About The Author
David Bloomberg first made his name in South Africa as a director of plays. Subsequently his career embraced the legal profession, the business world and civic politics where as the mayor of Cape Town in the seventies he was a fierce opponent of the apartheid system. At one time a columnist for Cape Town newspapers, his latest career as a writer started 10 years ago and relying on his understanding of theatre, The Don...Story of an Actor is his sixth book. It is indeed the story of a bisexual English actor who rises to the heights of his profession but whom also, due to his complex bisexuality and alcohol and drug dependency, plummets periodically to depths of degradation.
About The Book
The Don...Story of an Actor is a fascinating, fast moving story of the rise and fall of an actor. The main protagonist, Arthur Mullan is Irish born but on a visit to London he is abandoned in England by his boxer father and is placed in a Catholic boarding school where his sexuality is exploited. Entering the theatrical profession he adopts the stage name of Patrick Novello Donovan and at the height of an illustrious career the press confer on him the soubriquet of ‘The Don’. He rises to become a famous English actor but his bisexuality and dependence on alcohol and drugs accelerate periodic downfalls.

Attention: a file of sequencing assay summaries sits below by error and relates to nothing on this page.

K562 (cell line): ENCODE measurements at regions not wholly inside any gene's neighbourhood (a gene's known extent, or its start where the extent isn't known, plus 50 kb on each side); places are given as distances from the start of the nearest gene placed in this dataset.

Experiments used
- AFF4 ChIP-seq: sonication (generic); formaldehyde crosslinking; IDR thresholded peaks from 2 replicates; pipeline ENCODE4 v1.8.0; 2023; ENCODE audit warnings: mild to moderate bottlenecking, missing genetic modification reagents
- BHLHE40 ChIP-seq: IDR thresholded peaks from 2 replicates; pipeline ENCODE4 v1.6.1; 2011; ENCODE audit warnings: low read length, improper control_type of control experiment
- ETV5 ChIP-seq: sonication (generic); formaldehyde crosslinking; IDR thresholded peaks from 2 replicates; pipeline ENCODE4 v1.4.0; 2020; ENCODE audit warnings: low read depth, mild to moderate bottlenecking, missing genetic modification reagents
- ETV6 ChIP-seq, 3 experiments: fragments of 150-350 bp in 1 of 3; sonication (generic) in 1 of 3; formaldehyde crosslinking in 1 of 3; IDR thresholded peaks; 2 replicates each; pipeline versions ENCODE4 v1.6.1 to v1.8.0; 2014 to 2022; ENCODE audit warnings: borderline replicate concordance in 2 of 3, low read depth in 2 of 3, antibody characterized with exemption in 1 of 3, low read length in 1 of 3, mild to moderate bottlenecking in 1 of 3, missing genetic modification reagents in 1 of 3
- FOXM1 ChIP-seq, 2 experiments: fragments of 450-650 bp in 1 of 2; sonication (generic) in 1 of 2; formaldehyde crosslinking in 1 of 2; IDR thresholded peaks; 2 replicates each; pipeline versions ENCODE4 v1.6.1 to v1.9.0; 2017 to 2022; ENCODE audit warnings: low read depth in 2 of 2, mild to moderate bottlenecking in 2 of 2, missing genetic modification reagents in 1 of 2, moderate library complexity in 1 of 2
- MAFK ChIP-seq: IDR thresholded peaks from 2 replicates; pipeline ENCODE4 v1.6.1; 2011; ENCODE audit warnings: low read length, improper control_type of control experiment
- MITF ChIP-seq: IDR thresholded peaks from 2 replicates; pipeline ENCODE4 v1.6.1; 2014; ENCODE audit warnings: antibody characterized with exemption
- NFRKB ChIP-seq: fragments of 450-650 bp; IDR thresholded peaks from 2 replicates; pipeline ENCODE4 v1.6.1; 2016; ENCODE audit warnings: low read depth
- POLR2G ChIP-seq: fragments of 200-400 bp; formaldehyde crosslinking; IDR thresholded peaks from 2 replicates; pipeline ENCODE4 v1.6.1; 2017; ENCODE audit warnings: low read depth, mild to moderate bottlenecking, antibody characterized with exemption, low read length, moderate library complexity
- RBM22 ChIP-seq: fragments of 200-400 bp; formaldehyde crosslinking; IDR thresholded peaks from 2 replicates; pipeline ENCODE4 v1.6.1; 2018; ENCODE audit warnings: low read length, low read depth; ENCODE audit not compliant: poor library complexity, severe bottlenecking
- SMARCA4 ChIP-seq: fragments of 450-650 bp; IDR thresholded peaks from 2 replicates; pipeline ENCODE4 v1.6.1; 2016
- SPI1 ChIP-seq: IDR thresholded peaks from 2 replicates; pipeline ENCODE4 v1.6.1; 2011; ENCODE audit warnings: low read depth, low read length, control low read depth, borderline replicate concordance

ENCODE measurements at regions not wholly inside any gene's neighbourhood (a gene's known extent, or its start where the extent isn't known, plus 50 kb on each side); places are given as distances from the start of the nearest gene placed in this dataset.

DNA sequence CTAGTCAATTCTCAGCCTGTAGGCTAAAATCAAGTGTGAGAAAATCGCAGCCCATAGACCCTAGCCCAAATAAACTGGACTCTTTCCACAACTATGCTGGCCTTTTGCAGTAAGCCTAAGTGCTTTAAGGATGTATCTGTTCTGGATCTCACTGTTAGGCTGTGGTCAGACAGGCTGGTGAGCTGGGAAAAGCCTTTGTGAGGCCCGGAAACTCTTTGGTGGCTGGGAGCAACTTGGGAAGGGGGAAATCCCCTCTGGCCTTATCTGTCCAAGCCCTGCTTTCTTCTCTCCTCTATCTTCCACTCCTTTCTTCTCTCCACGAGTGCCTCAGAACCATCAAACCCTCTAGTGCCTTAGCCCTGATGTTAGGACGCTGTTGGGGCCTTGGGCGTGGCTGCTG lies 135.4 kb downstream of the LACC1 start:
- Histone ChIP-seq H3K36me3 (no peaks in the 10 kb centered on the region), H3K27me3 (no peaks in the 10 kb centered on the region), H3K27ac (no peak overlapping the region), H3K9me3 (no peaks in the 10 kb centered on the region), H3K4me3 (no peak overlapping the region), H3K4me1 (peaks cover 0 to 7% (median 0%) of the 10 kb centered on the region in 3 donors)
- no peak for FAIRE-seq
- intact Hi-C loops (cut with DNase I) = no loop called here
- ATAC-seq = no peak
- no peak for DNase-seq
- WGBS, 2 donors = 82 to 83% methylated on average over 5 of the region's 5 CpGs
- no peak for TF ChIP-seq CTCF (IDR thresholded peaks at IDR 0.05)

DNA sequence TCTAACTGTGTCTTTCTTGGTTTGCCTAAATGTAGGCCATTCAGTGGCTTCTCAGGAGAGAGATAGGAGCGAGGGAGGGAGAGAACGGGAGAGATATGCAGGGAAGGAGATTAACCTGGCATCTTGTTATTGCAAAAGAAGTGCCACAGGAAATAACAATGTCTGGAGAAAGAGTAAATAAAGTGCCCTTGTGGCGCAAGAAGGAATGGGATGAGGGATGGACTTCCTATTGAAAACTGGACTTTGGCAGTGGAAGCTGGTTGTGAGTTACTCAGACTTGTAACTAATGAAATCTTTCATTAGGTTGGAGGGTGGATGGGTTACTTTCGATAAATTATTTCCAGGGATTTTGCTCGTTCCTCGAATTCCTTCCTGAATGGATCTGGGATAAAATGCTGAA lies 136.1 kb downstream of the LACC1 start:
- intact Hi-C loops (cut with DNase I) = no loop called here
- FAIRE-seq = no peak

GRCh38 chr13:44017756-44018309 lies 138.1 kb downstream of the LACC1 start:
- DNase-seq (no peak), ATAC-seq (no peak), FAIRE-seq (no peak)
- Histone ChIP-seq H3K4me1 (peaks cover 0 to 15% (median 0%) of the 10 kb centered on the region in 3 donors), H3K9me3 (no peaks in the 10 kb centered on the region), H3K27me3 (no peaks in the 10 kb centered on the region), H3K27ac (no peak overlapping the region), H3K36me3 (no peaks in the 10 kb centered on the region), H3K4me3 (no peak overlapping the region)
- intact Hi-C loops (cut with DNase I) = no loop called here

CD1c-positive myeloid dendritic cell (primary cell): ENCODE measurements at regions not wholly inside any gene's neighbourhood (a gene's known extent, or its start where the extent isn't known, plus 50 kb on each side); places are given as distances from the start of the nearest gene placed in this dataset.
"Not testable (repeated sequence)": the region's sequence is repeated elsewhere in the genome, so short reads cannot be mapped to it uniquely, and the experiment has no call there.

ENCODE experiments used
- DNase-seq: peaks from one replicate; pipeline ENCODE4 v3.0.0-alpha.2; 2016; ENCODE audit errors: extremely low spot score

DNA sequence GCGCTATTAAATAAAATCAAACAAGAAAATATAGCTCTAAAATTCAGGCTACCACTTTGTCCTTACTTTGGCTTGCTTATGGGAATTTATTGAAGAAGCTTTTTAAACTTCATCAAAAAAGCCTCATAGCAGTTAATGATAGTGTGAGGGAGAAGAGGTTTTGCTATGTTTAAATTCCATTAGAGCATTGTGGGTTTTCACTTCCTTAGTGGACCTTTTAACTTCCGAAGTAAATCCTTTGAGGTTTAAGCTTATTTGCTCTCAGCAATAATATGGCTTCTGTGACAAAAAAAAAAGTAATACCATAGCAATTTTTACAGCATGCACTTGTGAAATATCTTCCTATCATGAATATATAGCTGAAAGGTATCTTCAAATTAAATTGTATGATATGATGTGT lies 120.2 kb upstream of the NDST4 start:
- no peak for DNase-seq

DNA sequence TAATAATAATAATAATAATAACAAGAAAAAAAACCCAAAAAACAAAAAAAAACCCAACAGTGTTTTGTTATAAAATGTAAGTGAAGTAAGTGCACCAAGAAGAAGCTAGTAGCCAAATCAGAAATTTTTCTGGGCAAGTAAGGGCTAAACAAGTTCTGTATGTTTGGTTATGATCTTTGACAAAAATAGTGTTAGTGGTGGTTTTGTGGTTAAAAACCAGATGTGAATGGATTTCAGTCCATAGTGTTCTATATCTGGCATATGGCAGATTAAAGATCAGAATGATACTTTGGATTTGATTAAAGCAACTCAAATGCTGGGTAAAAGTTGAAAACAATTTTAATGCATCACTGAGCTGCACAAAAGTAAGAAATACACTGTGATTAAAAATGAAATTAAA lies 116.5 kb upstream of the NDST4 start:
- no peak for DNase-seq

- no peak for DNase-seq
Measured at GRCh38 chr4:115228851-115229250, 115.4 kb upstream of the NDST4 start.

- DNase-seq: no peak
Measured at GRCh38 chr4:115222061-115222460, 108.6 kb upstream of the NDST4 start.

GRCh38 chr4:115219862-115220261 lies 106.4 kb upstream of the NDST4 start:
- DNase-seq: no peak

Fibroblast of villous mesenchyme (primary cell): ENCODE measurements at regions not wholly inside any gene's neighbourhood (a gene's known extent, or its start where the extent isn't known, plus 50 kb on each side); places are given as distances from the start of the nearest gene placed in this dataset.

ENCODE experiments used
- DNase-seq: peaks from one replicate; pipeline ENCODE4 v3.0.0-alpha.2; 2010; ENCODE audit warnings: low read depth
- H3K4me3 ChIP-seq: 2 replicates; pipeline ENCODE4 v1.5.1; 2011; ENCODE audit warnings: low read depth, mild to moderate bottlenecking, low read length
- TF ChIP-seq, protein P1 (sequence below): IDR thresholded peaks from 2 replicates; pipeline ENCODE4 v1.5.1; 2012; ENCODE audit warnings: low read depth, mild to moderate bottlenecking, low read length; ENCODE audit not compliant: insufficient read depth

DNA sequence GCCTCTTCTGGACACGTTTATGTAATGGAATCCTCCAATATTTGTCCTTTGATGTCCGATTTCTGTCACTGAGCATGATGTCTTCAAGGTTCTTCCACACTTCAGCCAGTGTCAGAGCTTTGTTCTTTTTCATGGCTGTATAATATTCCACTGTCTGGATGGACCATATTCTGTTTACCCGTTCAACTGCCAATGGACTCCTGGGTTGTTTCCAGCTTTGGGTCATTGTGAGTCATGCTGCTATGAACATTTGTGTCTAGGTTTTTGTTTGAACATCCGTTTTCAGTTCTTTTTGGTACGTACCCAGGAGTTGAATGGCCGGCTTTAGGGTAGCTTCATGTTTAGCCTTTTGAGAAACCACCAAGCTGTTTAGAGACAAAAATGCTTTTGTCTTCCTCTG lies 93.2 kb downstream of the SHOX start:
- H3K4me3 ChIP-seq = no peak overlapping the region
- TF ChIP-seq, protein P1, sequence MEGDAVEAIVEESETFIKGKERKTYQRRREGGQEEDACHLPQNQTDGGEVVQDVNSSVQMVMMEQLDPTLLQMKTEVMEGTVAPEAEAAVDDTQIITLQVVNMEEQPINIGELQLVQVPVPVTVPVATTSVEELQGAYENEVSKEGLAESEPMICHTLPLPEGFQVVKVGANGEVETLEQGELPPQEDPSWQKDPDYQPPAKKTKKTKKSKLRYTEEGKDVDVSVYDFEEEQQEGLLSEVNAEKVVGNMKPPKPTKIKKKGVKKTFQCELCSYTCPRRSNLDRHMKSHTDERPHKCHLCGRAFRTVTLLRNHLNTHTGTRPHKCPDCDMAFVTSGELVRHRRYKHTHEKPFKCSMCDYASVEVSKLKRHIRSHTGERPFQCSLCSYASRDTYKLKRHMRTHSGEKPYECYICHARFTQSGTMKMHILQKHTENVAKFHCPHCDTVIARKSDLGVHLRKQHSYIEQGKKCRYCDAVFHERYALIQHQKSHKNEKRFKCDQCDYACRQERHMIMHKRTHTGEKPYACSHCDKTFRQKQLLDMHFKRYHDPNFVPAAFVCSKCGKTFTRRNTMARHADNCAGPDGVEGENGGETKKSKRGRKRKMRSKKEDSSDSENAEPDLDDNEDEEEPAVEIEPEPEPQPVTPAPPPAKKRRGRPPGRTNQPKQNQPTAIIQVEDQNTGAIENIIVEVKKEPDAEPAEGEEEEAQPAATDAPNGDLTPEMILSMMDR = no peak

Woven into the story are interesting illusory encounters which The Don has with famous people of his time, such as Anton Dolin, Ivor Novello and Laurence Olivier together with the fictitious characters Gregory Packer, an aristocratic dilettante and the eccentric baroness Gwyneth Hesketh-Jones who had graduated from Brixton, to working at Harrods, to enjoying the good life on her late husband’s estate in the “mink and manure” playgrounds of the Cotswolds. The Don’s career while working in Stratford-upon-Avon leading the seduction of his pretty but frail Ophelia while he was strutting the boards as the Prince of Denmark, makes for a humorous encounter.
The Don...Story of an Actor provides the profile of an actor which those in the profession will recognize as authentic and which those less familiar with the stage will find informative and compelling.